Tim Harford, the Financial Times’ economics columnist, writes about rent exhaustion in his most recent column.
there’s the ”curse of the free lunch” - or what a more strait-laced economist would call ”rent exhaustion”. It works like this: I fly somewhere deserving - say, Dar es Salaam - and hand out dollar bills to strangers. I’ll do it next Tuesday, starting at noon; please form an orderly queue. This would be guaranteed to produce a long line of people. Someone who made a dollar an hour would be willing to queue for up to an hour; someone on a dollar a day would be willing to queue for a day.
At least the people who found it worthwhile to queue would be poorer than those who didn’t. But many in the queue would surely be better off earning it by doing something productive. Each dollar I gave away would be worth only a few cents once you subtracted the cost of the recipient’s time - by trying to get the handout, they are destroying much of its value.
It seemed awfully shallow to be thinking of this in juxtaposition with people living on less than a dollar a day, but this analysis made me think of the huge amount of time I have spent chasing deals—in thrift stores or sales or wherever—that was not adequately compensated for by the actual value of what I ended up with. When I was a student and had little money but lots of time (I wasn’t an especially serious student, I suppose) I was susceptible to schemes that allowed me to waste lots of time for a little bit of gain. Killing time was an end in itself for me then, which is regrettable—which is the thing for which I tend to be looking for somebody other than myself to blame. Hence the following…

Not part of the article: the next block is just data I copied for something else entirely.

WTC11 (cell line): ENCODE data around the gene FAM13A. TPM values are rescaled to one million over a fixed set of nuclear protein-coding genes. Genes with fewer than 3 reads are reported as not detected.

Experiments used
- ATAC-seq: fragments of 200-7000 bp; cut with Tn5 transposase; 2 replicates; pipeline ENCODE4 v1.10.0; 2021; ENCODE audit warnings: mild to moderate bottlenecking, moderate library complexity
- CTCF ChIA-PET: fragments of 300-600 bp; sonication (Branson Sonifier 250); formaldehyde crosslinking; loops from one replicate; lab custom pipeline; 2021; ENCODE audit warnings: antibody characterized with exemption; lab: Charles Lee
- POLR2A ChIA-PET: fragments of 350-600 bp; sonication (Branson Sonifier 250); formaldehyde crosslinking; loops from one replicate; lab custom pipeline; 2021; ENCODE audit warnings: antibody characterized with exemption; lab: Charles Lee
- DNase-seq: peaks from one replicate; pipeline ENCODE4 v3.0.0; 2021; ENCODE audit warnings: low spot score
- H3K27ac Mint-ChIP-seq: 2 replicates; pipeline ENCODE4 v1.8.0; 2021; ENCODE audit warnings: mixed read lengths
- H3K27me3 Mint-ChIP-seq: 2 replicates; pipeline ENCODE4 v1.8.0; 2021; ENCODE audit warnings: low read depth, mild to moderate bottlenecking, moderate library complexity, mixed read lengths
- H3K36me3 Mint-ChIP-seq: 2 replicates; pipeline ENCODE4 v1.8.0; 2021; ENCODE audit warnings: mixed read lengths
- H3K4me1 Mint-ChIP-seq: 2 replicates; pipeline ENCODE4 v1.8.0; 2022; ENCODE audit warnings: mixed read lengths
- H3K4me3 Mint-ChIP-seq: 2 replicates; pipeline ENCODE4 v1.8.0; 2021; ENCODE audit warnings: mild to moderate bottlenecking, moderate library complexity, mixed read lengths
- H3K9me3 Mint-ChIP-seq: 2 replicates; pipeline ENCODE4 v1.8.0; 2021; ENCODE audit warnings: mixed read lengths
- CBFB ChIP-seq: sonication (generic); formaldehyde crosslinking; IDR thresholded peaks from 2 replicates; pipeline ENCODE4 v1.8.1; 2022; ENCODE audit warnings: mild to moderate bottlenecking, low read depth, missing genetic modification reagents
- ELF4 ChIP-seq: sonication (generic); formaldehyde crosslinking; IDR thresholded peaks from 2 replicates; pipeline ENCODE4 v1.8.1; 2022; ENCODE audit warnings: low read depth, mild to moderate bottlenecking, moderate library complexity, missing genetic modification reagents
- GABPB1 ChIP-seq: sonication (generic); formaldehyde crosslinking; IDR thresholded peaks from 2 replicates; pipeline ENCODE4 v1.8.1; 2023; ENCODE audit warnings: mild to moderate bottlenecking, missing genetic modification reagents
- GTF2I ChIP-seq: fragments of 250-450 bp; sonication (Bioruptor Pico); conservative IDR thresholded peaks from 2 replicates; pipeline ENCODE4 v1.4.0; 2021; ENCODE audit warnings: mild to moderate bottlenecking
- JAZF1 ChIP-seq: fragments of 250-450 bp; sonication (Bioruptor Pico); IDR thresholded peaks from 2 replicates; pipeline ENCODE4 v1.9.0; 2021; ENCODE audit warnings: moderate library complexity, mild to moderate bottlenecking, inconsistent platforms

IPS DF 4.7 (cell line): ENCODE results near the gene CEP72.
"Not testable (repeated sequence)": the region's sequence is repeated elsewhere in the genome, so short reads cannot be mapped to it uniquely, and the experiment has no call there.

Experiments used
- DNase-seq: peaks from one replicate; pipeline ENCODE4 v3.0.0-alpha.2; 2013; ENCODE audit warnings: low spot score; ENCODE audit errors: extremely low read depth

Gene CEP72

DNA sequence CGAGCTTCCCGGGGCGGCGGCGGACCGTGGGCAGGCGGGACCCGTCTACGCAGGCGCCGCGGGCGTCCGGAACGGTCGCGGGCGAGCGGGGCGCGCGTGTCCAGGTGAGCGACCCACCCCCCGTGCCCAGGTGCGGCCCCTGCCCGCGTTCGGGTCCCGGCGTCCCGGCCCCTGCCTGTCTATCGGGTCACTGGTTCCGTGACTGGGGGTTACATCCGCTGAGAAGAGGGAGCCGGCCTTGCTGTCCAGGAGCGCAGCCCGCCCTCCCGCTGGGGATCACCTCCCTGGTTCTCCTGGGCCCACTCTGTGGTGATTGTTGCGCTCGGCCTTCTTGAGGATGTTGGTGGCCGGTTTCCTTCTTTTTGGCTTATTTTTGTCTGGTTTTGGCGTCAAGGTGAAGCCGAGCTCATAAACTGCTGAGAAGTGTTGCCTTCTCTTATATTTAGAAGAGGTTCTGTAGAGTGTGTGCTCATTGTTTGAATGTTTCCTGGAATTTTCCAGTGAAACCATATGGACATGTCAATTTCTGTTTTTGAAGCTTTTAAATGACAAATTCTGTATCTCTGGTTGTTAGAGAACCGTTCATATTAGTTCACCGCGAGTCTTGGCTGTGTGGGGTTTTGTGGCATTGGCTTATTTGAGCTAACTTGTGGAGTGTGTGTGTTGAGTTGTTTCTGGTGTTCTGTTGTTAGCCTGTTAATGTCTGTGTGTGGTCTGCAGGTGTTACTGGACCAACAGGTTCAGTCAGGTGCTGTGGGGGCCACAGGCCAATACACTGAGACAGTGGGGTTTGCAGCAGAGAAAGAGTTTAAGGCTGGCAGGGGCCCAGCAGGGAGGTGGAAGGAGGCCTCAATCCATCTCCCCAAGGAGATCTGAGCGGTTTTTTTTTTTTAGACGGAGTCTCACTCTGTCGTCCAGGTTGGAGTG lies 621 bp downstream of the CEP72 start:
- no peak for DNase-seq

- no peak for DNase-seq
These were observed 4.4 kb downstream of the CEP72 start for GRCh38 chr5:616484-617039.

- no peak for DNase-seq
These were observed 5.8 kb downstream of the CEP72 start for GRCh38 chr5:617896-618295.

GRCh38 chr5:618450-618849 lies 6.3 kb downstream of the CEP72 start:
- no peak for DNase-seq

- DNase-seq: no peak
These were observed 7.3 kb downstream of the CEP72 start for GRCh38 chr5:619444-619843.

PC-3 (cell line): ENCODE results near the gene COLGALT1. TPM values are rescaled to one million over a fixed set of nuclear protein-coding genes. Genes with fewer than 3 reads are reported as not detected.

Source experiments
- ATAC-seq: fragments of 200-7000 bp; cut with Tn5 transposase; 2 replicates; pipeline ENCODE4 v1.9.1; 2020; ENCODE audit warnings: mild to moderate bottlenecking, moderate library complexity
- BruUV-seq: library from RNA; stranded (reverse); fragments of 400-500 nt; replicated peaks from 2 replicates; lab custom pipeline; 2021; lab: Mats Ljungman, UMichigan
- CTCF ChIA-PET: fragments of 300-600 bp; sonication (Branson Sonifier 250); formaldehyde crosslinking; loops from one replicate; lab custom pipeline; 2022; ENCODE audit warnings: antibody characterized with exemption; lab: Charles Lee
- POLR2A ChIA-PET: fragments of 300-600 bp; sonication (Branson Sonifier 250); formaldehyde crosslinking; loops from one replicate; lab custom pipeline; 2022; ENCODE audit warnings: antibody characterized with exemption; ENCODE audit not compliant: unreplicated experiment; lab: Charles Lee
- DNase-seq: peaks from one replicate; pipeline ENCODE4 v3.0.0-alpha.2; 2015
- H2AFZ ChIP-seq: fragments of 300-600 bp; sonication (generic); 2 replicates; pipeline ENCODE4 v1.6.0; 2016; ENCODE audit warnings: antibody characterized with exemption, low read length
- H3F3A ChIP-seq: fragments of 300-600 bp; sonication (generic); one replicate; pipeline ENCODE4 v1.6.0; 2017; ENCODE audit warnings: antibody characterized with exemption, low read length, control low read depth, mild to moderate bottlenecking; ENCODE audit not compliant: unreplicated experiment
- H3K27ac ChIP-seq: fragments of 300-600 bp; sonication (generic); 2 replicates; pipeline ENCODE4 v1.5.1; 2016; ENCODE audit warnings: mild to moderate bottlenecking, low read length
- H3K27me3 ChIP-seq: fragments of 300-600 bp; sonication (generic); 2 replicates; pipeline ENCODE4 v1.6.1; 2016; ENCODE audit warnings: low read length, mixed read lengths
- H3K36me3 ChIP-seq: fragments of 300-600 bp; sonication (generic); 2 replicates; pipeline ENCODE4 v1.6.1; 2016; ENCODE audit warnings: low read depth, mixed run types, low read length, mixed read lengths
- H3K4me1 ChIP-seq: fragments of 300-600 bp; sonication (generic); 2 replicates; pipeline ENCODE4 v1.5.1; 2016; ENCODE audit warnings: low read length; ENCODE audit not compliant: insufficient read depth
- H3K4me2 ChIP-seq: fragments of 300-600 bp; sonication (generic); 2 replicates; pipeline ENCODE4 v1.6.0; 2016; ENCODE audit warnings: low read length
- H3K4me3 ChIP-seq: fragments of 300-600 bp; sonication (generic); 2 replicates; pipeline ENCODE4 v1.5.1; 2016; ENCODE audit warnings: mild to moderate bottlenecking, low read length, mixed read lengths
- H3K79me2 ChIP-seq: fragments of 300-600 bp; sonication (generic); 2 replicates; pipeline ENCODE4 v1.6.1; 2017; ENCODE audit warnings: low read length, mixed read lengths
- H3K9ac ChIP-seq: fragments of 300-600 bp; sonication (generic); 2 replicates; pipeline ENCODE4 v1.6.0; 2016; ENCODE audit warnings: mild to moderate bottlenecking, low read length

The costs of chasing deals (like opportunity costs) are not immediately apparent, a fact which marketers and retailers routinely exploit when they promise free gifts or once-in-a-lifetime opportunities or rebates or money-back guarantees or what have you—they get you to pay in effort what you save in money, while potentially earning your gratitude at the same time (as well as making the brands in question more familiar to you through the arduousness of the process).